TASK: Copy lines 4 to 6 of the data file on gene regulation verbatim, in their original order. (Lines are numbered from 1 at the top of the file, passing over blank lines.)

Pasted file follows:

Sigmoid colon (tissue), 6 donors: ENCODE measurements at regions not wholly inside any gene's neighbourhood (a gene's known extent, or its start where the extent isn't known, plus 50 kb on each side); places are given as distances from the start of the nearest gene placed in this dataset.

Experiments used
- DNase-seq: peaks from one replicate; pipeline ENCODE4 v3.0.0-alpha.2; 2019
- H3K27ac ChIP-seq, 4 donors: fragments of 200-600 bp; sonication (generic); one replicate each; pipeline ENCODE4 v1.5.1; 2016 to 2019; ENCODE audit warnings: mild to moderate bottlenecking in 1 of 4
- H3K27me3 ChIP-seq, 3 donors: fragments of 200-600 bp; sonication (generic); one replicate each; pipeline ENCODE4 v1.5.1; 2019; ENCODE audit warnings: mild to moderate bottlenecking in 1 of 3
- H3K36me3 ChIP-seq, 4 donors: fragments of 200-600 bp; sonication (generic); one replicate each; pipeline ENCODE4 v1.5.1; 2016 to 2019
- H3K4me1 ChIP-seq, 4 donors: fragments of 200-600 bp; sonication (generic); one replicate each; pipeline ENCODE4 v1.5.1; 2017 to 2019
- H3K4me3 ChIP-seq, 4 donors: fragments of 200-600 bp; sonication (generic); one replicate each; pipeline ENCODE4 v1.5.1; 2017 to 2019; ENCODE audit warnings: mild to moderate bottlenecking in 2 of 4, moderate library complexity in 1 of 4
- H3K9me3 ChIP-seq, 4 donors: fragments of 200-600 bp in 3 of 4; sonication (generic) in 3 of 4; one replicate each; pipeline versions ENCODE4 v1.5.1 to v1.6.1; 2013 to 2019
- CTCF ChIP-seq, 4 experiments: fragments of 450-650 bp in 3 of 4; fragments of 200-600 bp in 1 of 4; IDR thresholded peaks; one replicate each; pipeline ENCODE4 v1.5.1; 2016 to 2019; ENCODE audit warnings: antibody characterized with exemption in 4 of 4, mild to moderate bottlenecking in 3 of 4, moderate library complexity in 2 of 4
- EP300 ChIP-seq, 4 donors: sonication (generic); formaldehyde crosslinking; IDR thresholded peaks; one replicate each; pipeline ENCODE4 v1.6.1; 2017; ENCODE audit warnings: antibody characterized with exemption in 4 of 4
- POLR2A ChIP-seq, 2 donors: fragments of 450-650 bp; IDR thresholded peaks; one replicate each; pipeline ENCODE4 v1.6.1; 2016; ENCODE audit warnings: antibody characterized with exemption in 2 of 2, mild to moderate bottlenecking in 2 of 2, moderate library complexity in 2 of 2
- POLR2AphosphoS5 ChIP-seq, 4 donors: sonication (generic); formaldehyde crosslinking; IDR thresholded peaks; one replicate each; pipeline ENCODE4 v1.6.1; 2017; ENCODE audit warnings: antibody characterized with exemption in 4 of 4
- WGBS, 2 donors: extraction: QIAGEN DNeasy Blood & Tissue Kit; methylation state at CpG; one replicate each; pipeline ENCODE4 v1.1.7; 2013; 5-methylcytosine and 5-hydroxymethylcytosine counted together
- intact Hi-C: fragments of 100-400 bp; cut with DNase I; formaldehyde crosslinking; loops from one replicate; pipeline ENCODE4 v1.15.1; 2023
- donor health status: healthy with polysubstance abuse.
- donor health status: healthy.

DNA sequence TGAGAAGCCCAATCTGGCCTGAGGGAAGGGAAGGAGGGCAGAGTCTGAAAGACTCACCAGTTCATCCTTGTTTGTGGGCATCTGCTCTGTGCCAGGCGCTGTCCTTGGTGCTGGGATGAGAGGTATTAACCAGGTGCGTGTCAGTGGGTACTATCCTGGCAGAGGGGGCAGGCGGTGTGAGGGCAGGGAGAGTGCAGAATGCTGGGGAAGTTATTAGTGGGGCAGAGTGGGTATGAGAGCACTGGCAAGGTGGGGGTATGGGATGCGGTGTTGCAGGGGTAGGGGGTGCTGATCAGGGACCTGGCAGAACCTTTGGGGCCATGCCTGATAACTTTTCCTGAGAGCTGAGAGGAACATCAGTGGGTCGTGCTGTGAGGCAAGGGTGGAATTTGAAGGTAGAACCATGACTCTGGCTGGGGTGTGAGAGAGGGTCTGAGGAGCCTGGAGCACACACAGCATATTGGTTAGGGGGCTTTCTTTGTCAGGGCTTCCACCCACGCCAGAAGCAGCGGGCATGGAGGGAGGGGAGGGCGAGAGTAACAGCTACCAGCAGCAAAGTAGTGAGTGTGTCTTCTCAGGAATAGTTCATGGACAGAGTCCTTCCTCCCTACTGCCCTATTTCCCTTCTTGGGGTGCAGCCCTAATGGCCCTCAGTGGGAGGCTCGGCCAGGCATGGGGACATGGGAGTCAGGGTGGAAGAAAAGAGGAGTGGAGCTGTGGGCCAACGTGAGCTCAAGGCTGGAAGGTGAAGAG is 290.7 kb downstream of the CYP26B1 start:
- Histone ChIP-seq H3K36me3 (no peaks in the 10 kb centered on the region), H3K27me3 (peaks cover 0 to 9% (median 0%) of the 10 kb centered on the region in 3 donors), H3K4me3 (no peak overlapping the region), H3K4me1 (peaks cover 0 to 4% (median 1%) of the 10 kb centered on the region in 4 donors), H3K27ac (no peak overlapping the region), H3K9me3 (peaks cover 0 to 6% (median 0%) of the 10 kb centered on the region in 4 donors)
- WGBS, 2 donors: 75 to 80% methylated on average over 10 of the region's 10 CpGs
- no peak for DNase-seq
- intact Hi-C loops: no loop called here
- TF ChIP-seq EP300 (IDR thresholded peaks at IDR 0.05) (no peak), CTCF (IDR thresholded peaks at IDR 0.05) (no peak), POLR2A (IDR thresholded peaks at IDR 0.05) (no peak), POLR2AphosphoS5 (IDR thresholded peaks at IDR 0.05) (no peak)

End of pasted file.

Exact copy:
- H3K27ac ChIP-seq, 4 donors: fragments of 200-600 bp; sonication (generic); one replicate each; pipeline ENCODE4 v1.5.1; 2016 to 2019; ENCODE audit warnings: mild to moderate bottlenecking in 1 of 4
- H3K27me3 ChIP-seq, 3 donors: fragments of 200-600 bp; sonication (generic); one replicate each; pipeline ENCODE4 v1.5.1; 2019; ENCODE audit warnings: mild to moderate bottlenecking in 1 of 3
- H3K36me3 ChIP-seq, 4 donors: fragments of 200-600 bp; sonication (generic); one replicate each; pipeline ENCODE4 v1.5.1; 2016 to 2019